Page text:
Harvard Men's Health Watch

Acetaminophen: Minimal relief for knee arthritis pain

The pain from an arthritic knee can be intense, limiting daily activities and independence. Men can try a range of medications, but overall acetaminophen (Tylenol, other brands) appears to relieve pain only slightly better than a placebo pill, according to a research review in Annals of Internal Medicine.

The researchers pooled results from 137 randomized clinical trials involving about 33,000 people with knee arthritis and compared the relative effectiveness of the following treatments:

  • acetaminophen

  • nonsteroidal anti-inflammatory drugs (NSAIDs), including prescription versions as well as the widely used over-the-counter NSAIDs ibuprofen (Advil, Motrin) and naproxen (Aleve)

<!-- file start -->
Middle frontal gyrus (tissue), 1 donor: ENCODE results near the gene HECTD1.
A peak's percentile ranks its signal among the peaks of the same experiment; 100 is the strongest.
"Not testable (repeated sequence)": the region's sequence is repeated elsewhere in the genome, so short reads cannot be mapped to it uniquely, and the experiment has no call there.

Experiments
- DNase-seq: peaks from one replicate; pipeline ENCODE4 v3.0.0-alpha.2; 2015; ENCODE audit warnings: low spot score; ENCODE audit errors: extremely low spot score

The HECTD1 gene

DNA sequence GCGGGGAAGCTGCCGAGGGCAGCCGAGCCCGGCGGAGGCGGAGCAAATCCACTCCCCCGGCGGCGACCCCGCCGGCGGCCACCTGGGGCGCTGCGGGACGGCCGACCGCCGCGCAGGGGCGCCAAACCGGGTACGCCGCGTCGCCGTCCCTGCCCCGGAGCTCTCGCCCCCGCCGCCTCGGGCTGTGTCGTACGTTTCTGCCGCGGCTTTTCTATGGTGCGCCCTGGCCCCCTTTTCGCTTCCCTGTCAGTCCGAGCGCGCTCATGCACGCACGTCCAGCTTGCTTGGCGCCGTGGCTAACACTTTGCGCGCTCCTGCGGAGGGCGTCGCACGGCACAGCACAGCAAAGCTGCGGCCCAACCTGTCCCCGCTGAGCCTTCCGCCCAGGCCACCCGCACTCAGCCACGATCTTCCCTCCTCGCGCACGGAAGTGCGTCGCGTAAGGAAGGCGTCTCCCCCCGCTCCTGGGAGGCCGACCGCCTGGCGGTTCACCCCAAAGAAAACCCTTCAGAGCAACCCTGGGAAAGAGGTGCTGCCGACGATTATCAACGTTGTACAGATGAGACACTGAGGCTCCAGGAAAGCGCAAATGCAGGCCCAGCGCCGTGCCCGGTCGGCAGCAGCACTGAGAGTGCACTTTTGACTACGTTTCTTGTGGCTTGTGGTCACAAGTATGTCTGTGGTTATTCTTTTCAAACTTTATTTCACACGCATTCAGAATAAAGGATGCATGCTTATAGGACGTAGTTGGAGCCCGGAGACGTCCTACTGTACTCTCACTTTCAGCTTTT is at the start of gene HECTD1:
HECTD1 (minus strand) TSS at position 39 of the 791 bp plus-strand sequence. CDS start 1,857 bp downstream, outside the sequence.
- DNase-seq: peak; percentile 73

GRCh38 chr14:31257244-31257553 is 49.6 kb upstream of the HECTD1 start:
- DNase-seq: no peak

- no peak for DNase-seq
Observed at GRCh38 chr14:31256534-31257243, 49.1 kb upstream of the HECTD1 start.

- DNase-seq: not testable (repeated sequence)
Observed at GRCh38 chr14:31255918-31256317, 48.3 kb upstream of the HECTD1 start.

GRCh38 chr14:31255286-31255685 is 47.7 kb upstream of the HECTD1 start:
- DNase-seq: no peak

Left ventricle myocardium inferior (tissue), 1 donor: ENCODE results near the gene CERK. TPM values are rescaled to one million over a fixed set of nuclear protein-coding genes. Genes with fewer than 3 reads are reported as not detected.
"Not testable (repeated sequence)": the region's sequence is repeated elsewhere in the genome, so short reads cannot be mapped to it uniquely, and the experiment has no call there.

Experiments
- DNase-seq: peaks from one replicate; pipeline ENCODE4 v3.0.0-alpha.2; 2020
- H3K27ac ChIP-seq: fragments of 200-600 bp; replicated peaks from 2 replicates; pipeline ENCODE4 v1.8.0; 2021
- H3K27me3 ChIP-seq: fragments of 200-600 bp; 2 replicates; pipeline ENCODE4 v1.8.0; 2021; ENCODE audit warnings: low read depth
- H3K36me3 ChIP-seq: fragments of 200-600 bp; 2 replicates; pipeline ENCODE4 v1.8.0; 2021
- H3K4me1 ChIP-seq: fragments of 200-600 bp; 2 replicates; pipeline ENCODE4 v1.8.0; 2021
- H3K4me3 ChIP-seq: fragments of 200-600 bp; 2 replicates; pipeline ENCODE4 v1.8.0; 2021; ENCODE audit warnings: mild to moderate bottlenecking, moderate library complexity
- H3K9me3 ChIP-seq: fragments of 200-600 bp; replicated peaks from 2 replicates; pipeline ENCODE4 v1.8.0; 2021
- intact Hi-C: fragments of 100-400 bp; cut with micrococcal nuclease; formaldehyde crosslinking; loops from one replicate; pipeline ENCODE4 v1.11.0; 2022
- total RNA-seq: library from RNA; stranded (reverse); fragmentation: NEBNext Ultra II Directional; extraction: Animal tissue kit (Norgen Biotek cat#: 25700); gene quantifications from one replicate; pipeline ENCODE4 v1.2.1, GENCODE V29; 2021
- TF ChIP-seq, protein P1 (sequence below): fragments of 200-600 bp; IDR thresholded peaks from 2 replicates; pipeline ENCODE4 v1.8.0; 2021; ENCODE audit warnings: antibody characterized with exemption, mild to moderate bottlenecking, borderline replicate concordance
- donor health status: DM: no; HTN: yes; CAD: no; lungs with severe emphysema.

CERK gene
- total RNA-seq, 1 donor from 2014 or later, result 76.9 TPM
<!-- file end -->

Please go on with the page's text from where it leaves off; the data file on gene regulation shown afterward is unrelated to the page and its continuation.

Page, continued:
• injections into the knee of an anesthetic steroid medication or hyaluronic acid, a lubricating fluid

  • inactive placebo treatments, in the form of either a pill or an injection.

Every treatment relieved pain better than placebo, but acetaminophen did so only barely. Still, some people say that they get pain relief from acetaminophen. Because it's a relatively safe drug at the right doses, it may still be worth trying before moving on to other options.

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